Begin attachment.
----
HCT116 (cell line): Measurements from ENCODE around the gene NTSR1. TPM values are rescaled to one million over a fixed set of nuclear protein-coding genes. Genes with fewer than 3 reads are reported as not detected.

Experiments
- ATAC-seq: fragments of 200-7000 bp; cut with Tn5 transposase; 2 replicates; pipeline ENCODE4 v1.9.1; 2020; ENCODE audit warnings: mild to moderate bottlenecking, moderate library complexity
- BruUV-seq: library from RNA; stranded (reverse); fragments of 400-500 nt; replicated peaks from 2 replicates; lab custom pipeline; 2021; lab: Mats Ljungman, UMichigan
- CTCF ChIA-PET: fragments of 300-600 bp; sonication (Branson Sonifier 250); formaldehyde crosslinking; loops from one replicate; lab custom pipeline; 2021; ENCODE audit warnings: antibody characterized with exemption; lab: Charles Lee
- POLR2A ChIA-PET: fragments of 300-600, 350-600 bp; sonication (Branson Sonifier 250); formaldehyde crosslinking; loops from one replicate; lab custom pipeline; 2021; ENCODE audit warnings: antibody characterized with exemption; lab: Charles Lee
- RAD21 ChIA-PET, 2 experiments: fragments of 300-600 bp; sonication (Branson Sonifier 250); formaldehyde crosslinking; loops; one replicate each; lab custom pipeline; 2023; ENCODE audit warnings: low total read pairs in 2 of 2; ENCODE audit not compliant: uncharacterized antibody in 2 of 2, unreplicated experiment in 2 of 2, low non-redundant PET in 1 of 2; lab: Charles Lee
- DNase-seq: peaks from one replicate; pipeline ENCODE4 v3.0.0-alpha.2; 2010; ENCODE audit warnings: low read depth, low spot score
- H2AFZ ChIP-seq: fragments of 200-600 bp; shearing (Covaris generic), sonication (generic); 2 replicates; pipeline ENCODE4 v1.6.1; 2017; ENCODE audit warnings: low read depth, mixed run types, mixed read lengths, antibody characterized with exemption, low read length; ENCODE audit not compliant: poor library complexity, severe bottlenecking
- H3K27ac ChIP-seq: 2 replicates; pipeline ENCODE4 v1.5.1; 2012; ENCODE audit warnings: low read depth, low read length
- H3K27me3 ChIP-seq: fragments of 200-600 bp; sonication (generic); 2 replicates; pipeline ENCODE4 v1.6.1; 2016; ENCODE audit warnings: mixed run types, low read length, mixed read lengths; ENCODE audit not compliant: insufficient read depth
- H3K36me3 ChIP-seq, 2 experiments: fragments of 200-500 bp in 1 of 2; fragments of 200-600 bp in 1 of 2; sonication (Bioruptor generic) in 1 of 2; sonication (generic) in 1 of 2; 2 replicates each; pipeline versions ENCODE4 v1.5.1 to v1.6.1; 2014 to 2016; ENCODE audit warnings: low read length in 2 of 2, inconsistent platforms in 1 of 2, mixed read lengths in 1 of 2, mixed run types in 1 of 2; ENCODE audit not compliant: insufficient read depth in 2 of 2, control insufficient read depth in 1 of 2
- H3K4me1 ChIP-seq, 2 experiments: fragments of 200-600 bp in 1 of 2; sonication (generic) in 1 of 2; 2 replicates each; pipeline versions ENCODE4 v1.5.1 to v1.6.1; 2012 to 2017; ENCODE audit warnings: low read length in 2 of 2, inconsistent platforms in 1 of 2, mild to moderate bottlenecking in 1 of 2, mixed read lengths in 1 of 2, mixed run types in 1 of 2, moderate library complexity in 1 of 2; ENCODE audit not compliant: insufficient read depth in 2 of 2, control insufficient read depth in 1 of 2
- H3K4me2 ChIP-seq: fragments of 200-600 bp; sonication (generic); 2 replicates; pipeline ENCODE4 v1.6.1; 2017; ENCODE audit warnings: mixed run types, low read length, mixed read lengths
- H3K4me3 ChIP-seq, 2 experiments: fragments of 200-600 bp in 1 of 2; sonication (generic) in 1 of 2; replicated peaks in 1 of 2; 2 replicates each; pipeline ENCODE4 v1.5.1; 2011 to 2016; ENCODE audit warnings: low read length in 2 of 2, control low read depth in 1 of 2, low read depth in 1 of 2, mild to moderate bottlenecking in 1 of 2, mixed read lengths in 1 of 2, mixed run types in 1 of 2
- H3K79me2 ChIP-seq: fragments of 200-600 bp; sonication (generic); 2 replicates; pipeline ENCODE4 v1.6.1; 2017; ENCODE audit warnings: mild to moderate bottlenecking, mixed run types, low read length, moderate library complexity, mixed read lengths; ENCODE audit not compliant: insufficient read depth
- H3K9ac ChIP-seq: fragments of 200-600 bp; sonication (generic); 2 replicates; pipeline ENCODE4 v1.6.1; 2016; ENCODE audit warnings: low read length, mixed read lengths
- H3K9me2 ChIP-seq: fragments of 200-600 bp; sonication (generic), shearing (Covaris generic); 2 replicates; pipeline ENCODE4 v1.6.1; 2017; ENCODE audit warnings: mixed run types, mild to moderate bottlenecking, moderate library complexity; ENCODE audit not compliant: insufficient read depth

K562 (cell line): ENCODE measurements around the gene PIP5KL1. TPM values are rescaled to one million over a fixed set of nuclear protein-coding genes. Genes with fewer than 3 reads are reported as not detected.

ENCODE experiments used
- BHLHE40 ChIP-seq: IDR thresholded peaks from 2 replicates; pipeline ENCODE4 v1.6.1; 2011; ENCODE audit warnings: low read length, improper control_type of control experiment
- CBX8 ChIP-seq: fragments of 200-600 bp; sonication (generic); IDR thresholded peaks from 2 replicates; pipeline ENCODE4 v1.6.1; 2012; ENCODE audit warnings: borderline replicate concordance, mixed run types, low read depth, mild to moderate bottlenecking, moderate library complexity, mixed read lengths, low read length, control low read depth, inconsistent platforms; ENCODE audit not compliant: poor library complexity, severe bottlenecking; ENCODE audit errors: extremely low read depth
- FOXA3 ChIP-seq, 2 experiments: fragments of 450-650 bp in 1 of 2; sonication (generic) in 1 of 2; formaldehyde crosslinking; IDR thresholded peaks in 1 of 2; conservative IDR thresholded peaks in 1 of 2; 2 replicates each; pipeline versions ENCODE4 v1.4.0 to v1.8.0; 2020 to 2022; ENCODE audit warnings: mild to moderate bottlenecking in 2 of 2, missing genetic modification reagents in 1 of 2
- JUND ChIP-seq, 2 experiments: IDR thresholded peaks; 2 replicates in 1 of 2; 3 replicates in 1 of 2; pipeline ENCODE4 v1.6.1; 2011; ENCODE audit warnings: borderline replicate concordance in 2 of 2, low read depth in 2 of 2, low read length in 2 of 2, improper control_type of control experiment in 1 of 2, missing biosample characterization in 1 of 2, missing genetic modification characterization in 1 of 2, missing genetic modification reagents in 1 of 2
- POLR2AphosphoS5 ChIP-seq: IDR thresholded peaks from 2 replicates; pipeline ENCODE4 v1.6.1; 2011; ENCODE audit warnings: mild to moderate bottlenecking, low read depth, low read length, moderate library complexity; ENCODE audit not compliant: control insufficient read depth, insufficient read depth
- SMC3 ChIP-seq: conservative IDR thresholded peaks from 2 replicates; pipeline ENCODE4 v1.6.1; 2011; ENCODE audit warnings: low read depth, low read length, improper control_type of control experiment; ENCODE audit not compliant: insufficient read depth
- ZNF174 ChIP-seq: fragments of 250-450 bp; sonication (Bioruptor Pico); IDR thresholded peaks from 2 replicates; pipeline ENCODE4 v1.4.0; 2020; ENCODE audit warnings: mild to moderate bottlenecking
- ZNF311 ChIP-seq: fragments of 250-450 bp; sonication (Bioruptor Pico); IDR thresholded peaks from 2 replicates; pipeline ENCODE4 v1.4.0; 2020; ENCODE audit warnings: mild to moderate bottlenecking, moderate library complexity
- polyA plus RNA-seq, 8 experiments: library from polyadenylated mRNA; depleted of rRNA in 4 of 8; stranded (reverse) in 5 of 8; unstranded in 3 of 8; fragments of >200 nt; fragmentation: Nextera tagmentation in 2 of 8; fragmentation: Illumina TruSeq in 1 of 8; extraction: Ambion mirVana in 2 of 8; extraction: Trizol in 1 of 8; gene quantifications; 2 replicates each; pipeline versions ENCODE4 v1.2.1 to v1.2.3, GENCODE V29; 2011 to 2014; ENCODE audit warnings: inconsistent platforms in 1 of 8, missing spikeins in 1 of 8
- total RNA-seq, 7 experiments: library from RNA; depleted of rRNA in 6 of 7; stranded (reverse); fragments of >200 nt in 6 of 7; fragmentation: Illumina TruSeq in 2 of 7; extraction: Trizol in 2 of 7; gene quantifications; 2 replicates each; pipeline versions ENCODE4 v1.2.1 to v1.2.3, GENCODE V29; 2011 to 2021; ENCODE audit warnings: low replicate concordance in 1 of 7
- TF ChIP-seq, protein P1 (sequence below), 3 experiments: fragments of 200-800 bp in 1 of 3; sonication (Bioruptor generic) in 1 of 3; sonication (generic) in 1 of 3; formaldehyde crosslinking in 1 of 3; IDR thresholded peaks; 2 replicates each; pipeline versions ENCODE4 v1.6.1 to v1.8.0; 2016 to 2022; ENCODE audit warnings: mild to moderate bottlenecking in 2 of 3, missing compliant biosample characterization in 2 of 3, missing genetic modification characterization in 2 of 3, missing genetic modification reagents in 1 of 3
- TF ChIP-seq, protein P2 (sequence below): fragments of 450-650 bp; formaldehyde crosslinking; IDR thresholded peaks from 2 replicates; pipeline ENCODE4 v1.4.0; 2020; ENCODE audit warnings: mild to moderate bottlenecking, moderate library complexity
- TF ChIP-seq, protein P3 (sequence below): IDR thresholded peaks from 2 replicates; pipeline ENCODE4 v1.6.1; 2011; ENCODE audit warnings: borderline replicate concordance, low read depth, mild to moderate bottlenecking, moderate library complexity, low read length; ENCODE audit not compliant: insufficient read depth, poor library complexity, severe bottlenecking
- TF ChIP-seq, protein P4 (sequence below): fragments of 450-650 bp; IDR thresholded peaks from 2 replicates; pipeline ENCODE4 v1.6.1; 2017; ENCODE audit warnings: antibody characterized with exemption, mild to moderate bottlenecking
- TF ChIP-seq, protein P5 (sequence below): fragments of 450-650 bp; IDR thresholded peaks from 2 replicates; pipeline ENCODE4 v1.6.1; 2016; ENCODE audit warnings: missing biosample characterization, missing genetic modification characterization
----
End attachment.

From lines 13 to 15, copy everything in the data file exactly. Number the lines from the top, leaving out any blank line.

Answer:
- H3K4me1 ChIP-seq, 2 experiments: fragments of 200-600 bp in 1 of 2; sonication (generic) in 1 of 2; 2 replicates each; pipeline versions ENCODE4 v1.5.1 to v1.6.1; 2012 to 2017; ENCODE audit warnings: low read length in 2 of 2, inconsistent platforms in 1 of 2, mild to moderate bottlenecking in 1 of 2, mixed read lengths in 1 of 2, mixed run types in 1 of 2, moderate library complexity in 1 of 2; ENCODE audit not compliant: insufficient read depth in 2 of 2, control insufficient read depth in 1 of 2
- H3K4me2 ChIP-seq: fragments of 200-600 bp; sonication (generic); 2 replicates; pipeline ENCODE4 v1.6.1; 2017; ENCODE audit warnings: mixed run types, low read length, mixed read lengths
- H3K4me3 ChIP-seq, 2 experiments: fragments of 200-600 bp in 1 of 2; sonication (generic) in 1 of 2; replicated peaks in 1 of 2; 2 replicates each; pipeline ENCODE4 v1.5.1; 2011 to 2016; ENCODE audit warnings: low read length in 2 of 2, control low read depth in 1 of 2, low read depth in 1 of 2, mild to moderate bottlenecking in 1 of 2, mixed read lengths in 1 of 2, mixed run types in 1 of 2